Does Living Near Trees and Other Vegetation Affect the Contemporaneous Odds of Asthma Exacerbation among Pediatric Asthma Patients?

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Vegetation may influence asthma exacerbation through effects on aeroallergens, localized climates, air pollution, or children's behaviors and stress levels. We investigated the association between residential vegetation and asthma exacerbation by conducting a matched case-control study based on electronic health records of asthma patients, from the Children's Hospital of Philadelphia (CHOP). Our study included 17,639 exacerbation case events and 34,681 controls selected from non-exacerbation clinical visits for asthma, matched to cases by age, sex, race/ethnicity, public payment source, and residential proximity to the CHOP main campus ED and hospital. Overall greenness, tree canopy, grass/shrub cover, and impervious surface were assessed near children's homes (250 m) using satellite imagery and high-resolution landcover data. We used generalized estimating equations to estimate odds ratios (OR) and 95% confidence intervals (CI) for associations between each vegetation/landcover measure and asthma exacerbation, with adjustment for seasonal and sociodemographic factors-for all cases, and for cases defined by diagnosis setting and exacerbation frequency. Lower odds of asthma exacerbation were observed in association with greater levels of tree canopy near the home, but only for children who experienced multiple exacerbations in a year (OR = 0.94 per 10.2% greater tree canopy coverage, 95% CI = 0.90-0.99). Our findings suggest possible protection for asthma patients from tree canopy, but differing results by case frequency suggest that potential benefits may be specific to certain subpopulations of asthmatic children.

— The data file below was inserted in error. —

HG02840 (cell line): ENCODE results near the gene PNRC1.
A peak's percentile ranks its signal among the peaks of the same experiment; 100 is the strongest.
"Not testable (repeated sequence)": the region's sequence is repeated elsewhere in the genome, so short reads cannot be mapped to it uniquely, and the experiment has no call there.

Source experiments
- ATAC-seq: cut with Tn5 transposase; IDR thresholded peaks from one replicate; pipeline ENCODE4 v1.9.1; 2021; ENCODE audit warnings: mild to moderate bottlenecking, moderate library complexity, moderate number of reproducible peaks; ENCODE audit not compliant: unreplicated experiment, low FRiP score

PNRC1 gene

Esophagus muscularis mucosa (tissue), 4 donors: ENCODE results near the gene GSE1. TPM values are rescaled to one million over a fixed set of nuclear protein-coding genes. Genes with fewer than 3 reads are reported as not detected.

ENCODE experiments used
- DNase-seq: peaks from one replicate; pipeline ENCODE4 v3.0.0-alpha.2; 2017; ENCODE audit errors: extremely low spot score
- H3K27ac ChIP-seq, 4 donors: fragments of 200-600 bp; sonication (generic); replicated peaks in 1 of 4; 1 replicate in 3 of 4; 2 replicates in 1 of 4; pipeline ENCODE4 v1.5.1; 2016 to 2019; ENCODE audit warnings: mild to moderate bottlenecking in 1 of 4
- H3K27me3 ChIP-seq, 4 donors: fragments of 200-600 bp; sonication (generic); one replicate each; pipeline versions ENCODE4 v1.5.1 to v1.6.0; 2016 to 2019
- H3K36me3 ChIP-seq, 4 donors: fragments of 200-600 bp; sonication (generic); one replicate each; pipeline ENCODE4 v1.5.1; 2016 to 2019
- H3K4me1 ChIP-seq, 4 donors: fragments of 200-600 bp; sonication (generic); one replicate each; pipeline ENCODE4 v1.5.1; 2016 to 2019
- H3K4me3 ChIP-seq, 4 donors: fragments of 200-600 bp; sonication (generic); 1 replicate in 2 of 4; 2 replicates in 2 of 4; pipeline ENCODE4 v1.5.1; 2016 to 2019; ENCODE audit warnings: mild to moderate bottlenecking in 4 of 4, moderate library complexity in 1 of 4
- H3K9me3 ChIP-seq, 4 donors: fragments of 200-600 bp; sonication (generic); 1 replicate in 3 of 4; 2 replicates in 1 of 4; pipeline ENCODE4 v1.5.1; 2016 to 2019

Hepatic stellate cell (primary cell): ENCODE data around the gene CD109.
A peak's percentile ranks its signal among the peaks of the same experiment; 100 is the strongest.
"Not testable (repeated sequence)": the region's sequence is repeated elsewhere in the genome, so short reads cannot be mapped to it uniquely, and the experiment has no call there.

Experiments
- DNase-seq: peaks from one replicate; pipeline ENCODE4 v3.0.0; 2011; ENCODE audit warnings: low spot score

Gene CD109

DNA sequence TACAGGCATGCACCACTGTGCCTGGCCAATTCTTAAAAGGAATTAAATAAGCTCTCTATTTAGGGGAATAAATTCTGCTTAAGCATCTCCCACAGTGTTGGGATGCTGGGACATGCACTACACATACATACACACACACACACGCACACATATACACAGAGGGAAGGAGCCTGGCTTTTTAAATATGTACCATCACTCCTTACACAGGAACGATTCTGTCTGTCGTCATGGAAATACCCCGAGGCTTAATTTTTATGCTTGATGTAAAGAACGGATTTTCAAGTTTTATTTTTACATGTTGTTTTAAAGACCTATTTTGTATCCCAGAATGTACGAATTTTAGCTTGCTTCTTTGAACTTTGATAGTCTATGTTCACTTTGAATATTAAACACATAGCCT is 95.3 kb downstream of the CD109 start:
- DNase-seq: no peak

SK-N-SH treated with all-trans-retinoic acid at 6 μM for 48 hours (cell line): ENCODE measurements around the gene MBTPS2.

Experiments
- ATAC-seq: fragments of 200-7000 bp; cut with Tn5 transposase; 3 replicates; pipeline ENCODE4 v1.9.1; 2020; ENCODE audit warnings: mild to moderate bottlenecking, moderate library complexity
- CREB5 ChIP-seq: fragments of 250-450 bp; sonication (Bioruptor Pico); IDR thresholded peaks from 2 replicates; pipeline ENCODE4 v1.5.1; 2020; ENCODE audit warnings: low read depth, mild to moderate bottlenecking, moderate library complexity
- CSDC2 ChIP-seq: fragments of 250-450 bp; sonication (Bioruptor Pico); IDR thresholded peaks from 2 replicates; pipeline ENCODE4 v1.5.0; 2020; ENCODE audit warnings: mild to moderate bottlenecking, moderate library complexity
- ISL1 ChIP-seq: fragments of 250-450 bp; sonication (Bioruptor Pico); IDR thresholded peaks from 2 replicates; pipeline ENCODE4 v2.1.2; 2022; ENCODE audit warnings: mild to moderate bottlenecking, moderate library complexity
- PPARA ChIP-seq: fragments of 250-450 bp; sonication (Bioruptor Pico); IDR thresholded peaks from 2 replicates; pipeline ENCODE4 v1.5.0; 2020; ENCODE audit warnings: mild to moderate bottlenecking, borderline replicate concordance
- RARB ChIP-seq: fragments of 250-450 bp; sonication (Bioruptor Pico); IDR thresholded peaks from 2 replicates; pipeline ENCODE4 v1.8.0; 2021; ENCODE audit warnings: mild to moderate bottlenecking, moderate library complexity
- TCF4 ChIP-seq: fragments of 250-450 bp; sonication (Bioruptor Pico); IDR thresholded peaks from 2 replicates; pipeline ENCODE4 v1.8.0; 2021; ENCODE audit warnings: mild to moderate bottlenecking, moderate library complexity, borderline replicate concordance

De Roos AJ, Kenyon CC, Yen Y, Moore K, Melly S, Hubbard RA, Maltenfort M, Forrest CB, Diez Roux AV, Schinasi LH